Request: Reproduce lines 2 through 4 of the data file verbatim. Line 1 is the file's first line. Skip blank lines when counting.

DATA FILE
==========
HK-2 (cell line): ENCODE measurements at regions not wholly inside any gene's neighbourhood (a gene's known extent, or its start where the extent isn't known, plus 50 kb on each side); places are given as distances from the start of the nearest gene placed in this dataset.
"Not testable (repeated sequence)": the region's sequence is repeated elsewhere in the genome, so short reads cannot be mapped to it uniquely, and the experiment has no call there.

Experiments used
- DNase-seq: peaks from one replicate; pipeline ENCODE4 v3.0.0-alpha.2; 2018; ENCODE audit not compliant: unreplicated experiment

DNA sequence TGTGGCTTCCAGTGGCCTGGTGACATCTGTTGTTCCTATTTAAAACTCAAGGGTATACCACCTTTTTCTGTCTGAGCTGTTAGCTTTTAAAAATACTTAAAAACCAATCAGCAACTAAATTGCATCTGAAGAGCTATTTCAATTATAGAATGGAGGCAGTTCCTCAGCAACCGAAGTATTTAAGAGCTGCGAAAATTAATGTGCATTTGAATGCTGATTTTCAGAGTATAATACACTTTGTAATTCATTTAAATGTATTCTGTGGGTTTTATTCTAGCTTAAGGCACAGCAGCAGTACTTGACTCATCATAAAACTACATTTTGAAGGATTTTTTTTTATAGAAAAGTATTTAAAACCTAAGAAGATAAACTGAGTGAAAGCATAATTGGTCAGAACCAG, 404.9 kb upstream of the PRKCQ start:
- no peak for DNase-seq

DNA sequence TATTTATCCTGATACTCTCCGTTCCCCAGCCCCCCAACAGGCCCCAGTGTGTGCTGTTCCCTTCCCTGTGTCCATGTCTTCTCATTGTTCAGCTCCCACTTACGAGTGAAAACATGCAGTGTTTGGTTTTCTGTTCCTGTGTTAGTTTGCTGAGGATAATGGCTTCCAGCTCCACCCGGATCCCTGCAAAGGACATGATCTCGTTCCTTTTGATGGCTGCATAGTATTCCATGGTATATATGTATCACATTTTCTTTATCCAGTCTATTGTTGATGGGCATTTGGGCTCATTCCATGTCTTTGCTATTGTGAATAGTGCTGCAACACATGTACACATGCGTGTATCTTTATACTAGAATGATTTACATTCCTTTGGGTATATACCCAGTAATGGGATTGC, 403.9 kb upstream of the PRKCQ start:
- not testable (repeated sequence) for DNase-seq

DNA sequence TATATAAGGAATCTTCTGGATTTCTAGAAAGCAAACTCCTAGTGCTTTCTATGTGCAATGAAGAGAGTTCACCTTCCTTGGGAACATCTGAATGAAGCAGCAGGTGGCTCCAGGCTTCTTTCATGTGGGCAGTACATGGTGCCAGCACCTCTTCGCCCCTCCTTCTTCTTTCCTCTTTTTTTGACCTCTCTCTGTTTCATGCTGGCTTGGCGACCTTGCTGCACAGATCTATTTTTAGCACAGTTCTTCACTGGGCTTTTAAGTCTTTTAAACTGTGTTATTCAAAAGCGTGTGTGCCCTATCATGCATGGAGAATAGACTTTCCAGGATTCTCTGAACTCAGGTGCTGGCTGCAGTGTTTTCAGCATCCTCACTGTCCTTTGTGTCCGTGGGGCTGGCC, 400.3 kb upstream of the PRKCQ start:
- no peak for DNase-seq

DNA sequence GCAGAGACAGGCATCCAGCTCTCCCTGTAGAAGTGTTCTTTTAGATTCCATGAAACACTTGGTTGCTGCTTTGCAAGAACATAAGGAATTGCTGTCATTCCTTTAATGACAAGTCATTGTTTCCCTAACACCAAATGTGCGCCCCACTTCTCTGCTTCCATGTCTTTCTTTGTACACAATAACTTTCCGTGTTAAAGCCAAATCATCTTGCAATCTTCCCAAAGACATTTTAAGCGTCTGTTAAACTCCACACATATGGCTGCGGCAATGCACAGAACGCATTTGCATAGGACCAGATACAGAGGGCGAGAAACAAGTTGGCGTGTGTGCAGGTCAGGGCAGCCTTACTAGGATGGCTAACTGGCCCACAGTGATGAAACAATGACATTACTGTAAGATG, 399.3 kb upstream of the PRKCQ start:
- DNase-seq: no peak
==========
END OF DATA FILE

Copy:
"Not testable (repeated sequence)": the region's sequence is repeated elsewhere in the genome, so short reads cannot be mapped to it uniquely, and the experiment has no call there.

Experiments used
- DNase-seq: peaks from one replicate; pipeline ENCODE4 v3.0.0-alpha.2; 2018; ENCODE audit not compliant: unreplicated experiment